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Wed Jan 9, 2013, 12:42 PM

FORECAST: Heavier rain arrives in Green Country by Wednesday night and Thursday

Thank goodness! I'm worried about the farmers in this part of the country, and to make it even worse, so many houses are suffering structural damage due to the clay soils in the area contracting. This type of damage isn't usually covered by homeowner insurance policies. I bought a new house last summer, and virtually everything I looked at had structural issues, regardless of the age of the house or its construction.

I read that we need at least 9-10 inches of rain to end the drought. If we don't get caught up before summer, I worry what things will be like later in 2013.

http://www.kjrh.com/dpp/news/Todays-Forecast

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Reply FORECAST: Heavier rain arrives in Green Country by Wednesday night and Thursday (Original post)
AndyA Jan 2013 OP
OKNancy Jan 2013 #1
AndyA Jan 2013 #2
OKNancy Jan 2013 #3

Response to AndyA (Original post)

Wed Jan 9, 2013, 04:42 PM

1. I've been in my concrete slab house for 30 years

All of the sudden, I'd say in the last 5 years, I have major cracking and settling.
And no, insurance won't cover it. To make matters worse, when it does rain we get water in our vents.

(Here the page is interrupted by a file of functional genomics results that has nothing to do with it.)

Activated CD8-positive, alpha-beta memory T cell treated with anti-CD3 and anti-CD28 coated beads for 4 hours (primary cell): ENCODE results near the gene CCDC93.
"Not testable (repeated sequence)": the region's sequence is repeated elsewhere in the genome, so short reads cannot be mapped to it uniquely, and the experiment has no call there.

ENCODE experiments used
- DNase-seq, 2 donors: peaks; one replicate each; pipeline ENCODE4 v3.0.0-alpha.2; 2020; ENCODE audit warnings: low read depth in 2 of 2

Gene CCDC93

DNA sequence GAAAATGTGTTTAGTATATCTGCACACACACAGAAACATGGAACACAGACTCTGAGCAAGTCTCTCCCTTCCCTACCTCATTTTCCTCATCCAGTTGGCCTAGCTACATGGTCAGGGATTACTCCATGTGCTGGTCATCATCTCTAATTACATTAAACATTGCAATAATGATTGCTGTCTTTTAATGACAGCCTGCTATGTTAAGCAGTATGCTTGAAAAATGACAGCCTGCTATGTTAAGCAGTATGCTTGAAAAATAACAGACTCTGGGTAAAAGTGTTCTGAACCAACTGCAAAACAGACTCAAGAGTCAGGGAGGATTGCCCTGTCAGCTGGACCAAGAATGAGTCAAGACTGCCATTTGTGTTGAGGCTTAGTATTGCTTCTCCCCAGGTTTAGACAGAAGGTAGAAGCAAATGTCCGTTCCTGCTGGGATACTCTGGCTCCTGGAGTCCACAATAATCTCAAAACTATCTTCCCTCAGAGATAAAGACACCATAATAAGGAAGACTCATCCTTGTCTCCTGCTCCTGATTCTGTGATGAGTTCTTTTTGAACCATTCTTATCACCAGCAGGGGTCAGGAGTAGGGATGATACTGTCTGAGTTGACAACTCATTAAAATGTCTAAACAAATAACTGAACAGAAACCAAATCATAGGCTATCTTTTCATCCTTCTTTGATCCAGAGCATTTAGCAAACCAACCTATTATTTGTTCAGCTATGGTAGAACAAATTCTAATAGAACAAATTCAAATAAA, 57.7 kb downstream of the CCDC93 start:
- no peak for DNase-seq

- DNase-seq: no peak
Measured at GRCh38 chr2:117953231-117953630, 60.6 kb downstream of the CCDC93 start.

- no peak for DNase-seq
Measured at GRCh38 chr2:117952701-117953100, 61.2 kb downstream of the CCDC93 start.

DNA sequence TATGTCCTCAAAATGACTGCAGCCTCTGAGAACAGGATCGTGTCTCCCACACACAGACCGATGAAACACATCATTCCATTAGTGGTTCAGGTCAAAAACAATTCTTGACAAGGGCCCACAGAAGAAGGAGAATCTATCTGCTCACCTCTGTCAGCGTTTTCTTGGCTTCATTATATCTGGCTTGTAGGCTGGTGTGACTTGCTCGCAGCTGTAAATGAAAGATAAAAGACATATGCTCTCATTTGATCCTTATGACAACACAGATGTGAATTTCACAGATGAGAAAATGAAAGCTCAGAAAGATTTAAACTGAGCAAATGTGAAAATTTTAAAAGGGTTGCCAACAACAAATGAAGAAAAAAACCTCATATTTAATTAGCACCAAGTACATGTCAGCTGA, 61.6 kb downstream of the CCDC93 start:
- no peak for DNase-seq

So... I guess I may move the heat/air up to the attic and install ceiling vents.
I sure don't want to pier, but it may have to be done if I want new flooring.

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Response to OKNancy (Reply #1)

Wed Jan 9, 2013, 04:55 PM

2. You can have your existing ductwork relined for less than flipping the ducts

There's a company in Tulsa that will clean out your existing ductwork, then spray a coating on the inside of the ducts to seal holes. The coating is waterproof and air tight. It's not cheap, but it's less than flipping the ducts into the ceiling.

Are you watering your foundation? This is done in Texas, but not so much here and it's supposed to help some.

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Response to AndyA (Reply #2)

Wed Jan 9, 2013, 05:08 PM

3. yes I heard about that

but I think the ducts are too far gone for that. I'm just in the "thinking about it" stage.

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